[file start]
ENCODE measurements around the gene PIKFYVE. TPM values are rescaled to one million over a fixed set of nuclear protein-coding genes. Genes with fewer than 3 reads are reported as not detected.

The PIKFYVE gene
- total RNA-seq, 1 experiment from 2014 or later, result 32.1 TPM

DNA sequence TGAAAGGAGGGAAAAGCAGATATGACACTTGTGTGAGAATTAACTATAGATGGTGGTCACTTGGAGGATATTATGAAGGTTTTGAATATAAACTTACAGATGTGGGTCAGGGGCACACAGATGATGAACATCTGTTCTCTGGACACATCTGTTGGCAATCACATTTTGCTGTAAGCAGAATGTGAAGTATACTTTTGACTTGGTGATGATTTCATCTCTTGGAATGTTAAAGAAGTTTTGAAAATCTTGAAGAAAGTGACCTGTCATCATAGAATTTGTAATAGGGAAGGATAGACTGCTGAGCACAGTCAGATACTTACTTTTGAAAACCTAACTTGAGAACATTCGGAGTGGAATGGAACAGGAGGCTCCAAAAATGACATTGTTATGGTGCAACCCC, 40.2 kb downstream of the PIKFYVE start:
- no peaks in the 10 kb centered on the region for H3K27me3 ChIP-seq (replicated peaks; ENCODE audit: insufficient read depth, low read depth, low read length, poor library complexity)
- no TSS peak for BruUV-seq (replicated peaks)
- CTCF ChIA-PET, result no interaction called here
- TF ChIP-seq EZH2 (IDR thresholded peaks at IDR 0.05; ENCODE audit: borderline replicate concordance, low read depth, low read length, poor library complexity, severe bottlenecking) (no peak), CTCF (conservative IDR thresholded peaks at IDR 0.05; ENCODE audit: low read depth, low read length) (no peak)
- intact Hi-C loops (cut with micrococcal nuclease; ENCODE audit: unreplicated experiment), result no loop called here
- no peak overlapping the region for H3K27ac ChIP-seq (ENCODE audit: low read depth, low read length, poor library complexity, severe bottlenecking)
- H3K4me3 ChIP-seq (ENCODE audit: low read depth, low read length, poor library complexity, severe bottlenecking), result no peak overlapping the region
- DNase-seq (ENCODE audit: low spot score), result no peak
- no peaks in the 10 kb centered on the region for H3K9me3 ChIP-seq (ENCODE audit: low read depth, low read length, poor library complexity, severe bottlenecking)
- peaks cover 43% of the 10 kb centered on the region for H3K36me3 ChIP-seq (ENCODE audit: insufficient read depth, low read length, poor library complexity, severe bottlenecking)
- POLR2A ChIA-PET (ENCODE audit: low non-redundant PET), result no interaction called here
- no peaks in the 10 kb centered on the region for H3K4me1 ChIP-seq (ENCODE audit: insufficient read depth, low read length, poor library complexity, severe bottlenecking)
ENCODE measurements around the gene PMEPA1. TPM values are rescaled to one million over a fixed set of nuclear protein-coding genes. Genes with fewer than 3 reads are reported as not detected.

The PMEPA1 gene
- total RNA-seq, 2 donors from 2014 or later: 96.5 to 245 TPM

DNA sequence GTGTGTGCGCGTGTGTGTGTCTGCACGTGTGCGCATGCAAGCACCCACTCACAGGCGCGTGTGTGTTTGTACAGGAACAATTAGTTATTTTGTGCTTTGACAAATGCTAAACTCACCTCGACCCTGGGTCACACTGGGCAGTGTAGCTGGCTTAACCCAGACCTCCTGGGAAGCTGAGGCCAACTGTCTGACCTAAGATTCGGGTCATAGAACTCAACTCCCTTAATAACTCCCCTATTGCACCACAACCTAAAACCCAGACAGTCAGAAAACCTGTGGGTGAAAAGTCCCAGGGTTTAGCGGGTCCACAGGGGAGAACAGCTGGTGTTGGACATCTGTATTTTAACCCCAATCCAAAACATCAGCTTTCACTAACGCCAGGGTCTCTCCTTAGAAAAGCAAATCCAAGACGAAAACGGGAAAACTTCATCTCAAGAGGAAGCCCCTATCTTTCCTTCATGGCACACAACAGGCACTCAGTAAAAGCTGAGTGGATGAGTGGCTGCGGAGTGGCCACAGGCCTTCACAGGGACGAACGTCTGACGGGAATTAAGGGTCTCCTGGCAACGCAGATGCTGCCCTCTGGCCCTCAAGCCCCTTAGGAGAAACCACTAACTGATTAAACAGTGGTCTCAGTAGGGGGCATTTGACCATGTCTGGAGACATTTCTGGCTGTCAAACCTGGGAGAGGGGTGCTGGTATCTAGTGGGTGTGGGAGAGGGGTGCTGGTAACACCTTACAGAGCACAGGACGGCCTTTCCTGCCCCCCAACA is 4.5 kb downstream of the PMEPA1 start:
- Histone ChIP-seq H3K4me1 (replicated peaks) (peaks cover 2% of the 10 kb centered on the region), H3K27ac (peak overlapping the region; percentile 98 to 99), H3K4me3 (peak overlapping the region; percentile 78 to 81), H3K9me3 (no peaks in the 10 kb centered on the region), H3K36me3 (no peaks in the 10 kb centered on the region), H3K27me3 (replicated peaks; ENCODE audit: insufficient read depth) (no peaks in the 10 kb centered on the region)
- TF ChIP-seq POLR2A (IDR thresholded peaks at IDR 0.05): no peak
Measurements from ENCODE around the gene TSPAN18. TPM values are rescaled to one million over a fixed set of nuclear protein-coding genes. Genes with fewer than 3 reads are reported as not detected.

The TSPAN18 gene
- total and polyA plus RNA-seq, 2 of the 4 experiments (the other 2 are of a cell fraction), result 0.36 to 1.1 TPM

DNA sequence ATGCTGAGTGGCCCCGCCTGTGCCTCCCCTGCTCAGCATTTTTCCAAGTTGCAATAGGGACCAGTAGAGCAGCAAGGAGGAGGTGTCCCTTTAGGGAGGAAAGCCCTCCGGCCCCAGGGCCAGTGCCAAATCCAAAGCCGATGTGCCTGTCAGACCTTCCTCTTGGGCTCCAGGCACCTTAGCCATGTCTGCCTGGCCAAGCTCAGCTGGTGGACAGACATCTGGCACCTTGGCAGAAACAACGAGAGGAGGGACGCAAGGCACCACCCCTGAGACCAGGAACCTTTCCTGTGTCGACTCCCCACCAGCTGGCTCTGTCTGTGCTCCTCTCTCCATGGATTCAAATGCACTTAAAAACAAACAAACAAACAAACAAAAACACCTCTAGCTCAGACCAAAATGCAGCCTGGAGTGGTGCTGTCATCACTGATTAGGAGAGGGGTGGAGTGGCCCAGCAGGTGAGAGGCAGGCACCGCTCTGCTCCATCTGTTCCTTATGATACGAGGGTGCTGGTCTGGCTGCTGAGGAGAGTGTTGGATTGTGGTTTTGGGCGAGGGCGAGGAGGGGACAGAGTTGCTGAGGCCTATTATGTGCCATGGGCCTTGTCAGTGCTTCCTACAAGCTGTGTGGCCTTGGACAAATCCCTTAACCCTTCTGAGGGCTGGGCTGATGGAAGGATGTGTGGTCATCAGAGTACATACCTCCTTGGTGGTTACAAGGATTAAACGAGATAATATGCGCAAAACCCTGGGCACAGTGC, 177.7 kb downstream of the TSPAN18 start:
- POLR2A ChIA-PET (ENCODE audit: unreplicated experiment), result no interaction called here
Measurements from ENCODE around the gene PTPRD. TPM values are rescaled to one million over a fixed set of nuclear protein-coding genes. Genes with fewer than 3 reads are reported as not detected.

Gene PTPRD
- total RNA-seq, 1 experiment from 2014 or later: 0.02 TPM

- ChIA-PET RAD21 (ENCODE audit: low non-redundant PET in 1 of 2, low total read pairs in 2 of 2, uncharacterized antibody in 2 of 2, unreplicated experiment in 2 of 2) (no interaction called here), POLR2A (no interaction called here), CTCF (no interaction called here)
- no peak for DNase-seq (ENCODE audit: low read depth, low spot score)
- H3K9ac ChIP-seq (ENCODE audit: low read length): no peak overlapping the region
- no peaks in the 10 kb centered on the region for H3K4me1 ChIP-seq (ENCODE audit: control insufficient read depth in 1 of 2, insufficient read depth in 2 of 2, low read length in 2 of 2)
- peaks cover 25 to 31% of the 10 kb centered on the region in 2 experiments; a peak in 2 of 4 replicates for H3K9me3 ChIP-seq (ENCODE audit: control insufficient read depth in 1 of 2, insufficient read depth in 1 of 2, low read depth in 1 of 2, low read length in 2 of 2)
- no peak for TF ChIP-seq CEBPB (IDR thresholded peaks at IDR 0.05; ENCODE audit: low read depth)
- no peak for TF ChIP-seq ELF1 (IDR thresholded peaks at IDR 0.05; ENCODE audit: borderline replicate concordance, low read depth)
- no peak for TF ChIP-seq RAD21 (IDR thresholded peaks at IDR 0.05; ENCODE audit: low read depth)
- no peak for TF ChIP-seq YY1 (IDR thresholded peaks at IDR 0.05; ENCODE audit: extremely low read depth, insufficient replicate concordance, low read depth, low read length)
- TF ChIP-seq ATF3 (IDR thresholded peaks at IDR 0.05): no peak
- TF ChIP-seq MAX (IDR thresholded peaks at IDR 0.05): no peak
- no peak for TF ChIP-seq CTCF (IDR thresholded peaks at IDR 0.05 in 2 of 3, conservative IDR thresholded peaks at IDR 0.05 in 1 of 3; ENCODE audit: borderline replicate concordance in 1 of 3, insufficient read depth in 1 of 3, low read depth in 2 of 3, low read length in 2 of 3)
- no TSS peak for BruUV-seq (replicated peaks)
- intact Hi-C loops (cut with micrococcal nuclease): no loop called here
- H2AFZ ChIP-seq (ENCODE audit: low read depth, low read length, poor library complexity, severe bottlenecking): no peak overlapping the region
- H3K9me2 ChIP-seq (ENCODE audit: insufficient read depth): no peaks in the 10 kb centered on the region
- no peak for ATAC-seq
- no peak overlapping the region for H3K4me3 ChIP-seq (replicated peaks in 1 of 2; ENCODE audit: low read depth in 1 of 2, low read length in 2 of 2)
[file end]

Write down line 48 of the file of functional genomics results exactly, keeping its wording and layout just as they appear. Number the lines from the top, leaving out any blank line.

- no peak overlapping the region for H3K4me3 ChIP-seq (replicated peaks in 1 of 2; ENCODE audit: low read depth in 1 of 2, low read length in 2 of 2)